A Kuna culture

A Kuna culture

Look, if there was one thing that caught our attention on the trip to Kuna Yala (San Blas), it was the culture of the Kunas. As far as the stunning landscapes, understanding a little more about the inhabitants of these islands was a very special experience. I shared a little bit of this with you in my stories, but I decided to make a more detailed post here on the site so you can understand it even more.
A Kuna culture
First of all, it is good to say that when you enter Kuna Yala you really enter Kuna territory – there is even a border where you first pass through a Panamanian government official and then through a kuna. The most important word in that first moment is Noegambi, which means hi and bye. But even if you don’t speak, you will notice the hospitality and joy of the inhabitants that is really impressive.
In total there are 20,000 kunas in the region, but only 3,000 live on the islands. The vast majority live in the forest, so we can already understand that the relationship of this people with nature is very different from ours, right?
A Kuna culture
The food base is basically focused on collection. Coconut, seafood and rice represent almost 100% of the typical dishes of the region – if you are a vegetarian like me, I advise you to bring some beans and vegetables from Panama. Although simple, Paulo ate excellent dishes there, as was the case with a fish prepared by Patrício on one of the islands of Coco Bandero – soon there will be a full post talking more about this island complex 😉
A Kuna culture
Although there is a harmony between people and nature, greater contact with tourists has been affecting Kuna Yala. Animal husbandry, for example, has become more common in some areas, but kunas still do not know how all this logistics works. The first point is that on the islands there is almost not enough food for residents, let alone animals.
The second point is that the inhabitants think that the less the animal walks, the faster it will put on weight. However, what we saw there were animals that were visibly malnourished and bound by tiny chains and chains. Even pigs and chickens: /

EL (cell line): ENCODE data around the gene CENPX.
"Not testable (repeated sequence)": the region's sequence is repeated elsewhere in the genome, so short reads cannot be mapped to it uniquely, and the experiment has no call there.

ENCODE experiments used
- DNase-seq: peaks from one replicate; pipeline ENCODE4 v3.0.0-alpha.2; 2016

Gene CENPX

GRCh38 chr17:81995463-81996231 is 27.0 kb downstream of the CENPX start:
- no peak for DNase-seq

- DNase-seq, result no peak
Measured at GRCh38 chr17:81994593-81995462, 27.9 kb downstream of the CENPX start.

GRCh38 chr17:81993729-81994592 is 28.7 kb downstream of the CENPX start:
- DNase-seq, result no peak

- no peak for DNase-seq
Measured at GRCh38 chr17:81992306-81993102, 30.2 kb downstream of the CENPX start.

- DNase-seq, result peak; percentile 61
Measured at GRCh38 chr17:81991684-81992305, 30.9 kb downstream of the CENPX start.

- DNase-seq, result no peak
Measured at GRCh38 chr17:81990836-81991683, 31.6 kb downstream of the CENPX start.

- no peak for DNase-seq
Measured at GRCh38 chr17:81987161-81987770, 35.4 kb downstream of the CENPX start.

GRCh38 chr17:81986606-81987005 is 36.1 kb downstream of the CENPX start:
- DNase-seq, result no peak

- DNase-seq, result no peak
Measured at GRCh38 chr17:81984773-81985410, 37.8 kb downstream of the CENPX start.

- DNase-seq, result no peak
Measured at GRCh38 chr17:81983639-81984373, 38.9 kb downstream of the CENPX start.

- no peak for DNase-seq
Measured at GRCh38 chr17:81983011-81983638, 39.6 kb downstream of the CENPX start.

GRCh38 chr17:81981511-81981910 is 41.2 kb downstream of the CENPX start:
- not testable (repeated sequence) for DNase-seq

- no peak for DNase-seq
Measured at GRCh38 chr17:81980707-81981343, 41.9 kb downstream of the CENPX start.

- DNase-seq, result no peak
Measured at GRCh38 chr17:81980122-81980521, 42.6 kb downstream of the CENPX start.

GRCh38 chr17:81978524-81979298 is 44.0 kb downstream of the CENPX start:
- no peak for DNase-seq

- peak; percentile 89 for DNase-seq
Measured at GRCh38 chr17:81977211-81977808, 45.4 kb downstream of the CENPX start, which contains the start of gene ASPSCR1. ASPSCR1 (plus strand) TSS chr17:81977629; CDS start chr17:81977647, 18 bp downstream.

This different relationship with animals was also clear with dogs. Cats were very loose, but dogs were always trapped. That was one of the cultural shocks, after all, animals are treated in a very different way than what we are used to, right?
What impacted us most was a monkey that has been attached to a chain for over 2 years. We met him on the island of Nargana, one of the most populated in the region. In addition to being trapped, the pet is fed with snacks and even drinks coke. Very, very sad.
A Kuna culture
A Kuna culture
Despite this negative side, you can see that the connection of the kunas with nature is really great. The theme is present even in religion and spirituality. Today, most of the population is Christian, which was strengthened by the arrival of Europeans. However, the basis of Kuna culture is in this connection with nature and, even Christians, talk about it.
What we noticed on the trip is that the number of neo-Pentecostals is increasing on the islands, as are Mormons. The interesting thing is that at the time we went there was even a group of 32 Kuna women who returned from Panama with the mission of evangelizing the inhabitants.
A Kuna culture
Since we talk about religion, why not talk about traditions? You can immediately see that women wear many ornaments. From the moment of menarche (first menstruation), girls wear dozens of multicolored beads bracelets on the forearm and from the heel to the knee. These bracelets are the Winis and their vibrant colors make everything more beautiful – Paulo and I even brought two!
A Kuna culture
Another ornament that caught my attention was the gold ring that some women wore on the septum. This “piercing”, so to speak, is used only after marriage.
A Kuna culture
Another thing that, from our point of view, is quite different there is the way they see privacy. There, everyone lives together and has no idea of ​​a “new home” for newlyweds.
Look, but if you found everything so far interesting it is because you still don’t know what we think is most different about Kuna culture. The society is matriarchal, that is, the women who lead – including they make the springs, one of the most typical handcrafted items in Panama and the main article produced by kunas. These fabrics embroidered with bright colors and beautiful designs are in the typical costumes of women and in several other items.
A Kuna culture
The woman is really highly valued and important to the kunas and, most surprisingly, there, if the couple has 4 male children, the 4th child is treated as a woman by the parents themselves. Homosexuals and bisexuals are very well accepted in the culture and it is even quite common to find transsexuals there. I don’t think I’ve ever seen a culture deal with this issue so well that it shouldn’t be controversial in the first place, right?
Although this issue of sexuality is well accepted, more intense contact with tourists has caused even structural changes in the region. Transformations are taking place both in the economic sphere – because men also start to contribute financially – and in the social sphere.
The impacts of this “interaction” are quite explicit on some islands, such as Nargana and Coração de Jesus. There you find many industrialized, cell phones, televisions … It is as if some areas were in the transition to the urban. With that, it is clear that people start to behave in other ways. Typical adornments and costumes, for example, are increasingly rare.
A Kuna culture
We cannot say that these are only negative or positive changes, but the fact is that Kuna culture is changing – and fast.

No Comments Yet

Leave a Reply

Your email address will not be published.